The most common symptoms of psychological distress are excessive feeling of fear; tiredness or low energy; shift in eating habits; loss of appetite; insomnia; and suicidal thoughts in critical scenarios.
If one notices any of these significant changes in and around their environment, they must identify and seek help.
What kind of system do we need to create and implement to provide adequate mental healthcare in India?
The system needs urgent attention and a necessary service for people to access. Trusted and accessible channels to make informed choices and protect people from the adverse effects of their behavioral perspectives is what we need right now.
We need active health insurance for mental healthcare, so that people don’t stigmatise a mental illness. The system needs to be more vocal about these disorders to help people understand the symptoms and to catch them before they turn fatal. Educational institutions along with social healthcare facilities must be given access to experts for consultations and therapy. Also, public-private partnerships need to be activated to rapidly increase the number of facilities present in India for the cause. Government must talk about issues in rural India, where the mental health illness is rapidly increasing.
An ideal system in the current situation is one that has established mental health support and access to experts such as psychiatrists, clinical psychologists, and therapists. The system should also work on improving mental health awareness, especially in the rural areas of India where the impact is prominent. Also, there needs to be a family and childcare support system for those who have suffered loss during the pandemic. There must be work arrangements and grievance redressal units as well as people should know they are heard.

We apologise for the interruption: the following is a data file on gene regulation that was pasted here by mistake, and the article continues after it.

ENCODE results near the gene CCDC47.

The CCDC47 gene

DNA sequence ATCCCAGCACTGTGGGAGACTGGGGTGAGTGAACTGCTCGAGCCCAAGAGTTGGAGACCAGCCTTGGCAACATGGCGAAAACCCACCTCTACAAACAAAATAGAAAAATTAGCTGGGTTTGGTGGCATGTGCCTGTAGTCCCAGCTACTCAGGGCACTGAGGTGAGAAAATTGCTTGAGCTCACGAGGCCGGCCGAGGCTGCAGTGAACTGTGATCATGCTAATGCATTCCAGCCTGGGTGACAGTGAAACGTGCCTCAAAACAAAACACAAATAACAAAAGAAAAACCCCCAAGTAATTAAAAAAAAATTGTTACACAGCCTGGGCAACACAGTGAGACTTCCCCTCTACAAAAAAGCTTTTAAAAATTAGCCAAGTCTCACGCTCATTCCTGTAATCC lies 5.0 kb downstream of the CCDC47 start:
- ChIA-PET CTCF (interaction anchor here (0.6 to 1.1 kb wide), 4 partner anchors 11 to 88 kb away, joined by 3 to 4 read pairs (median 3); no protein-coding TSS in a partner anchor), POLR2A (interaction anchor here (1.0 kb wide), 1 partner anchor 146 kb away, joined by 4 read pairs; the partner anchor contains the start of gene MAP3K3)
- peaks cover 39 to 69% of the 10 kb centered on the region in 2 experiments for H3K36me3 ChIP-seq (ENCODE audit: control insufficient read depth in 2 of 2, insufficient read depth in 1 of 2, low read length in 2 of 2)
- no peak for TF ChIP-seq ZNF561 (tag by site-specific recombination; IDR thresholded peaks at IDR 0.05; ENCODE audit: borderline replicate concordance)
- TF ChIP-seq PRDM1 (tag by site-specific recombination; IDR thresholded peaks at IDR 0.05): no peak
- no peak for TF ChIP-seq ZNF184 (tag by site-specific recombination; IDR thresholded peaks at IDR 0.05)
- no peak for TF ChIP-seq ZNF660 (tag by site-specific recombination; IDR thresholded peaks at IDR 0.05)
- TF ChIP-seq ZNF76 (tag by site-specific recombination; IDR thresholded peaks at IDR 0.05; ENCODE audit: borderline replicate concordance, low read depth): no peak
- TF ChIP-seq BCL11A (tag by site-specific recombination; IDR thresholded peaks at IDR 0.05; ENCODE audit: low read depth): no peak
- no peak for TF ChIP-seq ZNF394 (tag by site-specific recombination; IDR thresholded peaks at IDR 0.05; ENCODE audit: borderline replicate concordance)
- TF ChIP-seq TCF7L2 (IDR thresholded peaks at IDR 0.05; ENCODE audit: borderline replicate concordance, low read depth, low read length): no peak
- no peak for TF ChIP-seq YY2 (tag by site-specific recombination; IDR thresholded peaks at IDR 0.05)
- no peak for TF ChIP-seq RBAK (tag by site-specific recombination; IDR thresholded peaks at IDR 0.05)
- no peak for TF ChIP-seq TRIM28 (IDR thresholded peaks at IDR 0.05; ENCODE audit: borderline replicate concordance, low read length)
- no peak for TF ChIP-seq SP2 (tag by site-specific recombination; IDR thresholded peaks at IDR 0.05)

As much as there is lack of funding the mental health segment of India, there is a lack of support too. Then there is a vast gap between the need for treatment and services available which can be filled through empowerment and advocacy. While gaps in knowledge will always be present, they should not be any hindrance in taking an action. Then, implementation is the final challenge that we must address.
Tell us about the services that Sukoon Health is offering at this point in time? How is Sukoon Health working towards ushering a new paradigm in India’s mental health services?
Sukoon Health has set up in-patient care for psychiatric and de-addiction services. We not any conventional mental health service provider, rather, we are a first of its kind mental health hospital in India. Along with a full spectrum of mental health services, we also offer emergency hospitalisation and OPD consults all under one roof. Our institution is currently valued at $22 million. In our quest to serve more and better, we have plans to launch 500 beds in the next three years.
We are clinically governed by Fortis Mental Health and have the widest network of professionally equipped clinical doctors from across the country. We ensure a world-class treatment with premium facilities and modern amenities to our patients. It’s our cohesive approach to mental health that has helped us achieve positive patient outcomes for psychiatry, mental health, and de-addiction.
We also offer vocational training for aspiring mental health practitioners so that we can ensure the highest level of treatment to our patients by raising compassionate caregivers.